The center section of the Italian line was anchored by the 7th  and 8th “ Guastatori”, and several detachments of infantry provided by the Pavia Division. Dispatched from the 186th Regiment was a 47mm ATG company to accompany two gun and two mortar platoons, who assumed positions in the center of this section.   The 185th Artillery was dispersed among all the Tactical Groups, the 88s (and the similar 90/53) were not attached to any specific Group, but used as mobile assets dispersed to the various Groups  during  different phases of the battle.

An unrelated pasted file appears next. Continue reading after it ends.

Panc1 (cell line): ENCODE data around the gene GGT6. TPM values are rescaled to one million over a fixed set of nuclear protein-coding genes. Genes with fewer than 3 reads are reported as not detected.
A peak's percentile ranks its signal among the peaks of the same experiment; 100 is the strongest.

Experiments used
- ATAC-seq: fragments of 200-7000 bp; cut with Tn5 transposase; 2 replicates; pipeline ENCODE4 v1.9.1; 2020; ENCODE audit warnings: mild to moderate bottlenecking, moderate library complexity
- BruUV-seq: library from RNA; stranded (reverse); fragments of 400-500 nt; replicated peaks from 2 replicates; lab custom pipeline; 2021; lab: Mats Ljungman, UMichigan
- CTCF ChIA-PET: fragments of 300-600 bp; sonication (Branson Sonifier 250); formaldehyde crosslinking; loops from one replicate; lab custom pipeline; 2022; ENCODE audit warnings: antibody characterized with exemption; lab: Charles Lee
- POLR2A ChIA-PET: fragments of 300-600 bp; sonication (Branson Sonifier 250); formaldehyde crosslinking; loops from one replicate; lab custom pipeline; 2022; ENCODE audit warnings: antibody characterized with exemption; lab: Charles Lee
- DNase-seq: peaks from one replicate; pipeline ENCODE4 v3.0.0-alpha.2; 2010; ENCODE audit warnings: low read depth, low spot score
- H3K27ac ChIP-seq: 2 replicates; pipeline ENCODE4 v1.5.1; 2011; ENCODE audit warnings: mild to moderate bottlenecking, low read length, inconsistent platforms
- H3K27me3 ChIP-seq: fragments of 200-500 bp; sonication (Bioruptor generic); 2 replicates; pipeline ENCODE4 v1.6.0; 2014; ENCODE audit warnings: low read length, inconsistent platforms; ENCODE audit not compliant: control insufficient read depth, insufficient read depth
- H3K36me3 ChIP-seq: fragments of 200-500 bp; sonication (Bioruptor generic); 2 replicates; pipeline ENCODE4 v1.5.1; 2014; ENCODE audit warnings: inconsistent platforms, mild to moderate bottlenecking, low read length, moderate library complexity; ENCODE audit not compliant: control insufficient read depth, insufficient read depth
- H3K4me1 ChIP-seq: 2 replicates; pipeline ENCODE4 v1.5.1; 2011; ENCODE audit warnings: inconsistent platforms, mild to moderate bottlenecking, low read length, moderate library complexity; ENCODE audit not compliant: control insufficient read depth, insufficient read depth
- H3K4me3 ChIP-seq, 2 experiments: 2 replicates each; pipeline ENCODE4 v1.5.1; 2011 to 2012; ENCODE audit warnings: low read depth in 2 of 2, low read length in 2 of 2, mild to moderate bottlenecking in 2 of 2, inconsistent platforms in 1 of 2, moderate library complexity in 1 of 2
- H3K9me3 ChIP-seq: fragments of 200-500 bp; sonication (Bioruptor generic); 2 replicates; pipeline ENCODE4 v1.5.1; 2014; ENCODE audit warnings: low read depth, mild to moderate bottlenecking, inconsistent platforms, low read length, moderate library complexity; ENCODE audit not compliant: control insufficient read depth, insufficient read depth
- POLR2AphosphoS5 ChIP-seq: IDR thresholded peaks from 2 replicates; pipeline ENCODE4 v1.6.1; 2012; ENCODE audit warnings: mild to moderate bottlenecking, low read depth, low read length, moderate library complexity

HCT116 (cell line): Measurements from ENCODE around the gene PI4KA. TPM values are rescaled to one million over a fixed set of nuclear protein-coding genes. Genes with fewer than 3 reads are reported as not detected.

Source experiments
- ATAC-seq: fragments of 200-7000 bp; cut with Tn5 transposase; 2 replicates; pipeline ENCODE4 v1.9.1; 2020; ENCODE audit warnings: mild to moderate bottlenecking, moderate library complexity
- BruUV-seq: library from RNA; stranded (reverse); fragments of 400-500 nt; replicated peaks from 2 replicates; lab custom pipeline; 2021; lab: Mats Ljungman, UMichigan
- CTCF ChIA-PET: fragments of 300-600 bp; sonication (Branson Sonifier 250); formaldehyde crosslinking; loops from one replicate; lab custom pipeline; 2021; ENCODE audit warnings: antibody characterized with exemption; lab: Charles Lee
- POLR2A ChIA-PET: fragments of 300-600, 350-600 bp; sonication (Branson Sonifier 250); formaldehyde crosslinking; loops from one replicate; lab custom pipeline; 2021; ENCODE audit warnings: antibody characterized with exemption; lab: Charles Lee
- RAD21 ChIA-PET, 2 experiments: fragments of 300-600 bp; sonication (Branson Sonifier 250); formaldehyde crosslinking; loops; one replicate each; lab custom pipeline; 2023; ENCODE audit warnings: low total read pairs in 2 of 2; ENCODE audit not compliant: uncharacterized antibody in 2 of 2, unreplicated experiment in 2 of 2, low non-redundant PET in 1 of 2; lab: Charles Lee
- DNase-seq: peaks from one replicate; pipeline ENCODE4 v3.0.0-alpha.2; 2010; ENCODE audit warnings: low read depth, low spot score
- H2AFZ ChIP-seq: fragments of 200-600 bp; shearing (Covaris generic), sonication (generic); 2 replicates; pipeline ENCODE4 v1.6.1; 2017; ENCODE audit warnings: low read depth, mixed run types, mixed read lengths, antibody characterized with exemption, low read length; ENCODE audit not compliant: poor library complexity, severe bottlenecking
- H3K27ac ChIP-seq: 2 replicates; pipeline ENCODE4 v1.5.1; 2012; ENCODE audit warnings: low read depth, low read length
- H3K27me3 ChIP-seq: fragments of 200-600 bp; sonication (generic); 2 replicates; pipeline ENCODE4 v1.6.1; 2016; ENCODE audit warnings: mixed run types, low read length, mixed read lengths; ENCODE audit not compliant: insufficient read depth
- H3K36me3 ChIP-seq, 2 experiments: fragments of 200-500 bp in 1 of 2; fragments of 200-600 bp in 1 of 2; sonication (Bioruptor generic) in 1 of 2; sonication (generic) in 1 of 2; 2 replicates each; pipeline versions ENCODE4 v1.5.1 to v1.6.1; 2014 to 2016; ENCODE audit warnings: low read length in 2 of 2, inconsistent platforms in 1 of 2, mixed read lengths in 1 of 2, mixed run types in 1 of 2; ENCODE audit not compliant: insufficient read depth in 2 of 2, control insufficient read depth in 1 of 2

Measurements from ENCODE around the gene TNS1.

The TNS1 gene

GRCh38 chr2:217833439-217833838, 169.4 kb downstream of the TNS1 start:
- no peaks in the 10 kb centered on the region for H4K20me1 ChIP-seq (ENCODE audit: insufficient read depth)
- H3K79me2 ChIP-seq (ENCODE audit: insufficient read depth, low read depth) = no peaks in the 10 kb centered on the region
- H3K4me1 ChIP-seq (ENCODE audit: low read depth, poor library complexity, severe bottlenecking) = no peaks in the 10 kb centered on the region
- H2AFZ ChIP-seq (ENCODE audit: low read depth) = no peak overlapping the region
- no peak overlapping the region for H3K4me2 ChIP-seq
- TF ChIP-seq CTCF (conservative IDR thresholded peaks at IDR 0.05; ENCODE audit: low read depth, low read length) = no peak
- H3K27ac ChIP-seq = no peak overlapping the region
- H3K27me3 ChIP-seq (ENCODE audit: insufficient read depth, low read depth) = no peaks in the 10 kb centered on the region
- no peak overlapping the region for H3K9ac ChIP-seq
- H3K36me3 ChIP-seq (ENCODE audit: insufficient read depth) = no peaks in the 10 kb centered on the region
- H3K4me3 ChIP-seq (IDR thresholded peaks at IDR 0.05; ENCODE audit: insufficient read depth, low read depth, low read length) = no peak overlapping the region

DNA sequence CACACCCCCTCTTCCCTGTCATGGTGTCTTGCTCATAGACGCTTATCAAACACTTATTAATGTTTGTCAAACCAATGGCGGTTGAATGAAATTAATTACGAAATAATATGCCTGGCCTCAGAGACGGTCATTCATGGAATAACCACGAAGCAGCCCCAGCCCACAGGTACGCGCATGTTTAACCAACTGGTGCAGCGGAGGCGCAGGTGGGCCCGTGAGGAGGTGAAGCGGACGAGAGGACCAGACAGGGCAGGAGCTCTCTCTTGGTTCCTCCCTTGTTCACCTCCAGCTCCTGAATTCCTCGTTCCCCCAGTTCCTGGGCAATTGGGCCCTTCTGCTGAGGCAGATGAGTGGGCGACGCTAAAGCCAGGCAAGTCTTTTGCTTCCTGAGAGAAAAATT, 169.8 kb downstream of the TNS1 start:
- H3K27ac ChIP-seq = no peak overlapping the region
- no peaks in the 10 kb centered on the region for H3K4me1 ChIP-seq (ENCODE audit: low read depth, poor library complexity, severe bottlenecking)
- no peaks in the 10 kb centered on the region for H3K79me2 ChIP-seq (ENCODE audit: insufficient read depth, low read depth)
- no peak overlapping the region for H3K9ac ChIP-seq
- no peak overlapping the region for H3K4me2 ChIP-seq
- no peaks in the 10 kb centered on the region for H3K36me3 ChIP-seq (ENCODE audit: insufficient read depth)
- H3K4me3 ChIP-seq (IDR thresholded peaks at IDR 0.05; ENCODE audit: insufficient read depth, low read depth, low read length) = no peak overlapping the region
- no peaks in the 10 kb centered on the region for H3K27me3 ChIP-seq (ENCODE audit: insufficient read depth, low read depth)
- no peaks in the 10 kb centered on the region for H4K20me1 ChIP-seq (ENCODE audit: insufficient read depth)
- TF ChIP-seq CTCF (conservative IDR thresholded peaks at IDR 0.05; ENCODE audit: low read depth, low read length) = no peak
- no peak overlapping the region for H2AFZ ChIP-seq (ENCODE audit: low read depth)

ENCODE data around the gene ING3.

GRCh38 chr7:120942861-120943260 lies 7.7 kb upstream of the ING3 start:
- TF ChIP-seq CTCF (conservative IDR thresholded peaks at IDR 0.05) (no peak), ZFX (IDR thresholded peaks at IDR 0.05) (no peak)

The Battle of El Alamein is considered by many military historians as one of World War Two’s critical turning points, the 8th Army’s victory here helped to lead to ultimate Allied triumph.  By the eve of Second El Alamein, Rommel had already shot his bolt over the course of the previous months of battle, and his material and fuel starved army had gone as far as they would, or realistically could, in the Desert War.  It would be under the immense historical spotlight of this great encounter that Italian forces would deliver one of the most epic performances of the entire conflict; a performance that would earn the respect and recognition of the Folgore’s enemies and its own hard-to-impress ally.